Mark McLemore is no longer in the starting mix. The left-hander will instead compete for a spot in the bullpen, along with southpaws Stephen Randolph and Rule 5 Draft pick Wesley Wright.
"I'm just happy I'm in the running for something," McLemore said. "The last few years, I'd go [to the manager's office] and they'd tell me I'm going to Minor League camp, out of the running completely. So, I'm OK with it."
McLemore has had problems with control this spring. He's issued a team-high 11 walks and has allowed seven runs over seven innings. His mediocre performance has allowed other rotation candidates to pull ahead of him.
"There are other people stepping ahead that could be of service in that role," manager Cecil Cooper said.
McLemore has been working diligently with pitching coach Dewey Robinson, who has encouraged the left-hander to stop thinking so much and just throw the ball.
"Basically, turn it loose," Robinson said. "Get mad and turn it loose. In my opinion, he's trying to be too fine. Just get it to a particular spot, and I think he's better off just rearing back and letting it go. Stop thinking about things and just go out there and throw like he knows he can."
McLemore is out of options on his contract, so if he doesn't make the 25-man roster out of Spring Training, the club will have to pass him through waivers before it can send him to the Minor Leagues.
In other words, this may be a last-chance scenario for McLemore this spring with the Astros.
"He needs to throw strikes," Cooper said. "I know that much. Options or no options, he has to make our club."
McLemore is the third starting candidate to be eliminated from the running. Fernando Nieve was sent to Minor League camp on Monday, and Felipe Paulino was recently shut down after being diagnosed with a pinched nerve in his upper right arm.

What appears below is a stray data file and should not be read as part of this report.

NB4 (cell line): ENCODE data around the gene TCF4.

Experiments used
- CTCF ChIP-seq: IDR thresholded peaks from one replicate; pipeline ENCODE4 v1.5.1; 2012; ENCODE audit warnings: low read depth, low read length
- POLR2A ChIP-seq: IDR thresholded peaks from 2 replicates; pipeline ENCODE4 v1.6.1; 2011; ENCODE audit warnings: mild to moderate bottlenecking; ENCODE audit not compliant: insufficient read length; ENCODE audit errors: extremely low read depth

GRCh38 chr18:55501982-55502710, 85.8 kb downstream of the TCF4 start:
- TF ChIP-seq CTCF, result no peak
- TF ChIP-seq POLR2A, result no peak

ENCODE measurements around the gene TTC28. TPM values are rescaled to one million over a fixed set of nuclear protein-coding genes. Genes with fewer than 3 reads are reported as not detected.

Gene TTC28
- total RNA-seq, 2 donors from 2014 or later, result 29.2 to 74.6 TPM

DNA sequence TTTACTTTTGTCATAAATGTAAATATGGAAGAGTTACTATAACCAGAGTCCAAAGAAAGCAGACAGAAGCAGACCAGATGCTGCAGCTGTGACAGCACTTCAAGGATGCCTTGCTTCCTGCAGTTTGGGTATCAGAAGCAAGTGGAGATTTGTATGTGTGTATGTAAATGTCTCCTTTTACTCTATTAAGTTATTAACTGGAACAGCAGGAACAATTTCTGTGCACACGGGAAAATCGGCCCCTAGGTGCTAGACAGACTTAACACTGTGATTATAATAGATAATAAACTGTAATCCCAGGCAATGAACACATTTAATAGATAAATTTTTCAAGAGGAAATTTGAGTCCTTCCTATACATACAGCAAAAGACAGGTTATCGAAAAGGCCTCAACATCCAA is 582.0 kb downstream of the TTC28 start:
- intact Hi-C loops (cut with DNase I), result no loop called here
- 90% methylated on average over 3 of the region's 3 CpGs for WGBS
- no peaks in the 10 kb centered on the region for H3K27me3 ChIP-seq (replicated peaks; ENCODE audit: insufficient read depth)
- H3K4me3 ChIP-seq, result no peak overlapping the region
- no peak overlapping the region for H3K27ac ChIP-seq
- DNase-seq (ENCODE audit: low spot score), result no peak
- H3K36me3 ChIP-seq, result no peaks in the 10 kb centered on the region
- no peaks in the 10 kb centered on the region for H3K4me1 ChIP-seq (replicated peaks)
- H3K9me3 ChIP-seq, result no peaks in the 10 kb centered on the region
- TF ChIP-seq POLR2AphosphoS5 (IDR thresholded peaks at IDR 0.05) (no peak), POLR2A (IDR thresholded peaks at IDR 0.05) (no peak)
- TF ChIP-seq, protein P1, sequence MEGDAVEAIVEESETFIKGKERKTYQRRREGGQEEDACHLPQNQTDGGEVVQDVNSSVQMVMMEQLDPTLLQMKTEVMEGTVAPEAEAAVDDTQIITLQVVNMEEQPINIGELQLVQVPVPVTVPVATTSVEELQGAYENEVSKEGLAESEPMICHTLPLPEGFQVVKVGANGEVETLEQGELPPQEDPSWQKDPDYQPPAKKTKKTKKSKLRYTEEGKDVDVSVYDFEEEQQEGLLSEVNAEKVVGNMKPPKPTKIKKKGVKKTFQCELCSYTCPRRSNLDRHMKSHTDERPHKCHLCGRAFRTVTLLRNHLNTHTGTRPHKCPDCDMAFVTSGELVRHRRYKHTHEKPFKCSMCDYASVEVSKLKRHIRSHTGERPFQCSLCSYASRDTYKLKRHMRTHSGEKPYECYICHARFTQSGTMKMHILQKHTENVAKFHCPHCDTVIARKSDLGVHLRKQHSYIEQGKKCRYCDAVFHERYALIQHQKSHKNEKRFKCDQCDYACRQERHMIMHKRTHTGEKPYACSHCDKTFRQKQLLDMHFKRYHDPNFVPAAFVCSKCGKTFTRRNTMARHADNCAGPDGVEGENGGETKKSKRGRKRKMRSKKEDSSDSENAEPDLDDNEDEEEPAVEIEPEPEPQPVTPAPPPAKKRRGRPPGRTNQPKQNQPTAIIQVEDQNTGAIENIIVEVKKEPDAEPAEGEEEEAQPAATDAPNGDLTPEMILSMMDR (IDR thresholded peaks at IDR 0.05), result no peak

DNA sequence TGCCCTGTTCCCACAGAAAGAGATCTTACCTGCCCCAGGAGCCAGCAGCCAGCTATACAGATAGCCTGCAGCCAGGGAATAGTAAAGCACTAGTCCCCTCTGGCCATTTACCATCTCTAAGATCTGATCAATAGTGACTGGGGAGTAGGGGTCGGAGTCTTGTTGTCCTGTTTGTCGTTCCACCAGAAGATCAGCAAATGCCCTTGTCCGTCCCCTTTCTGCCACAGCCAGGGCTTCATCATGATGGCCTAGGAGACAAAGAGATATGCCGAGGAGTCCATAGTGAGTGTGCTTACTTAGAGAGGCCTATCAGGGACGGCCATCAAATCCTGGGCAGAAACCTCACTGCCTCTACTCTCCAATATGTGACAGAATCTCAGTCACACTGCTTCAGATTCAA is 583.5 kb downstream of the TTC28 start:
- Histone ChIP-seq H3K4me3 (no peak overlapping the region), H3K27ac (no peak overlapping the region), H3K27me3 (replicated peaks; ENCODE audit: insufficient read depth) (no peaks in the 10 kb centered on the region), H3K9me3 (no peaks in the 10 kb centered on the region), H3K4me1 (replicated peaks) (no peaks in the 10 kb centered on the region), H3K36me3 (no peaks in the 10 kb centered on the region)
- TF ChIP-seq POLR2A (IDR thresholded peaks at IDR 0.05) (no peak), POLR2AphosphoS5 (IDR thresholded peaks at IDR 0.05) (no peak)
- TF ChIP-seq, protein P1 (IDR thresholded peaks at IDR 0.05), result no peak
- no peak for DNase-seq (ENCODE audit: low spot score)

However, a new starting candidate has emerged -- right-hander Brian Moehler. The veteran entered camp this year as a non-roster invitee, a situation he's been in before. He wasn't one of the 11 starting candidates when Spring Training began, but as injuries and inconsistency become more of an issue with the staff this year, Cooper and his coaches will look at Moehler as a starting option.
General manager Ed Wade and Cooper plan to meet on Friday to discuss the matter.
"Brian's done a nice job down here," Wade said. "It doesn't hurt us in any fashion to [consider him for the rotation]. There's plenty of pitching opportunities left between now and the season to potentially let that happen."
Moehler was a starting candidate as a non-roster invitee last Spring Training but made the team as a reliever. This year, he was tabbed as a bullpen candidate but could break camp as a starter.
Cooper lauded Moehler's work ethic and versatility, and coupled with good spring numbers, that might be enough to win a spot on the team.
"Last year, he served just a gamut of roles for us," Cooper said. "He was the 12th guy, sometimes he was the 11th guy, he was the mop-up guy. He did a little bit of everything last year, really a trooper. He took to it and did it. He's a guy that can go a number of ways. He's a lot like [Chris] Sampson in a number of ways. He can start, he can pitch in the middle, a long kind of guy. Give him credit. He's come in here maybe with some odds stacked against him and he's pitched well."
Moehler is used to pressure and a little bit of turmoil this time of year, but the soft-spoken veteran makes sure not to let uncertainty affect his focus.
"What do I have to lose?" Moehler said. "Just go out there and pitch well. My whole thing is, I don't worry about what other guys are doing. I worry about what I'm doing. That's all I can control. I'm not a guy who picks up the paper to see what guys have done. I couldn't care less. I'm trying to make this team. That's my goal."
The nine pitchers either considered locks for the rotation or candidates for a spot are Roy Oswalt, Brandon Backe, Wandy Rodriguez, Woody Williams, Sampson, Shawn Chacon, Runelvys Hernandez, Jack Cassel and Moehler.
Alyson Footer is a reporter for MLB.com. This story was not subject to the approval of Major League Baseball or its clubs.